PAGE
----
malformed overview! batches

Todd Olson tco2 at
Thu Jan 18 13:13:58 UTC 2001


A wild idea born of ignorance ...
What if the last byte/word of every line was a checksum
then the receiving end of the pipe could detect these fragmented
lines and either not log them, or do something special with them.

Perhaps easier, with less overhead, what if every line had to *start*
with a given bytevalue, that did not otherwise occure in the line.
Then if the bytevalue was not there the receiver would know the line
is corrupt and treat it special.

Maybe there are some ideas from the networking world on unreliable
deliver, detection there of, that might be applicable and not too costly.

Todd Olson

At 11:15 +0100 2001/01/18, Olaf Titz wrote:
> >   however, the first line of the batch file is always corrupted.  it's
> > missing about the
> > first half of the data:
>This is the backlogging channel feed problem I've been talking about
>recently. The cause is roughly this: the channel feed is implemented
>via a pipe or socketpair which has a fixed size buffer in the kernel.
>(Usually 8192 or 32768 bytes.) When a channel gets lagging behind, the
>pipe buffer fills up. The last few bytes to be squeezed into the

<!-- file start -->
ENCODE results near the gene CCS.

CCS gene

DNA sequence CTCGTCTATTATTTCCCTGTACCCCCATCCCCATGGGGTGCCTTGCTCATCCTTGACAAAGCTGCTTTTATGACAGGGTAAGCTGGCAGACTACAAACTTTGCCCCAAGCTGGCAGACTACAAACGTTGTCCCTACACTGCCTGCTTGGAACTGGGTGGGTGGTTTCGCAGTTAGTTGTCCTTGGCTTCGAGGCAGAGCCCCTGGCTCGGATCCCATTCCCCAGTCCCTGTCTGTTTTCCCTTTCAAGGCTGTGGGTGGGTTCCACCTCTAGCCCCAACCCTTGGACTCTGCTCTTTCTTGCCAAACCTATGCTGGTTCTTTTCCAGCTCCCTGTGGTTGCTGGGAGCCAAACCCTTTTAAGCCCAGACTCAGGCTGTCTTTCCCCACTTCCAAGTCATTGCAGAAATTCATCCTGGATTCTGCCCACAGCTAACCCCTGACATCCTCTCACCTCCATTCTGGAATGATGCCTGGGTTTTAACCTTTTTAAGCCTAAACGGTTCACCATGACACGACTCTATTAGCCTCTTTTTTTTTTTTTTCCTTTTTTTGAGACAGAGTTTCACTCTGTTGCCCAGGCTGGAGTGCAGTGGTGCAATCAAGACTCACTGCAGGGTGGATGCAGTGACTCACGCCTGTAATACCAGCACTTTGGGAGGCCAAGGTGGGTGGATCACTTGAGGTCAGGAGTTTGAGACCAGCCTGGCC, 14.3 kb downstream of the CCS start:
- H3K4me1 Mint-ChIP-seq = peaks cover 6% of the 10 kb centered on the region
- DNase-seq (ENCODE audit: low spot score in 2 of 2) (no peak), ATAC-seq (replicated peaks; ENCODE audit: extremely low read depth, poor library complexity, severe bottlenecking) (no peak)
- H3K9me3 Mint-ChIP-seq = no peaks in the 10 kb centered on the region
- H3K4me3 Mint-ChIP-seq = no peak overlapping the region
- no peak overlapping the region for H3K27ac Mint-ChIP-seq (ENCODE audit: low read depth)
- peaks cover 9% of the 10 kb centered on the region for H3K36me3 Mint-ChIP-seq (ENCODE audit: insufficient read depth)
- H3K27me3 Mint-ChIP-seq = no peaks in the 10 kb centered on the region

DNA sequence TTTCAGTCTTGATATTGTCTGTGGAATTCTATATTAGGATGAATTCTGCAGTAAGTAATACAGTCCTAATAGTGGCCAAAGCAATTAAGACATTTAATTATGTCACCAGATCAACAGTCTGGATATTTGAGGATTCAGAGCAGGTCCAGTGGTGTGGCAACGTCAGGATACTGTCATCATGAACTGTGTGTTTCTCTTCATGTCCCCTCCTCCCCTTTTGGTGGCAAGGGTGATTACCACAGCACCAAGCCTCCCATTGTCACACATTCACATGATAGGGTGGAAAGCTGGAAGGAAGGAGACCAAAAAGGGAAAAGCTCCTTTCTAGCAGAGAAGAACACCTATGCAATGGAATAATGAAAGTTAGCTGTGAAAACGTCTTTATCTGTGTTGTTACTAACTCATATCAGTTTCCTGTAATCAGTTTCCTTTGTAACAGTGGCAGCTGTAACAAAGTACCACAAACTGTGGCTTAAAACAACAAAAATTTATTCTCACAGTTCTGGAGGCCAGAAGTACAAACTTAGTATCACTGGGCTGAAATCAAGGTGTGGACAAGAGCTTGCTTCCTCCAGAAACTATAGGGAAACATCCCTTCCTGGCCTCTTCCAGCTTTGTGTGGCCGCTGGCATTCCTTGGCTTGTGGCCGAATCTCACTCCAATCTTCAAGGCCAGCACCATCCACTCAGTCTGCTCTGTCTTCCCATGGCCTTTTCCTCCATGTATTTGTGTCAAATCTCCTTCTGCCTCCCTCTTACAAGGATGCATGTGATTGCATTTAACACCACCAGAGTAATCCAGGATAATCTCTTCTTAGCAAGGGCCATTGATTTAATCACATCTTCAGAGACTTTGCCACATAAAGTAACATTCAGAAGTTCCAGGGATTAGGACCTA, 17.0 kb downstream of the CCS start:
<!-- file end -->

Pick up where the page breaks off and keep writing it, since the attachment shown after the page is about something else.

>buffer with write() are most likely the first half of a line innd
>wants to send to the channel. After that, the write() returns
>first incomplete, then EAGAIN (or select() doesn't select for write
>any more), and innd switches to spool file mode.
>Unfortunately, it now starts out with the second half of the line it
>was trying to write last. Result: the first line which goes into the
>spool file is corrupted. I can remember having this problem with
>overchan under INN 1.x very frequently; back then loss of an overview
>line wasn't catastrophic.
>The root cause is the lack of an atomic write() operation on pipes and
>stream sockets under the usual Un*x API. What would be needed here is
>a SEQPACKET socket, but most systems don't provide that. There is no
>easy way around it on the application level; the best that can be done
>is for every channel feed to read as fast as it can and do its own
>buffering, so the kernel buffer won't ever fill up. innfeed does that,
>and the code is rather involved. (c-nocem does it too, in perl even,
>and the code is involved too.)
>Perhaps a library function would be in order to do this buffering for
>all standard, and preferrably also third-party, channel feeds. However
>this could get complicated because it doesn't fit in the while(!eof)
>{ read_line(); process_line(); } programming model. Basically every
>channel feed would need its own select loop.

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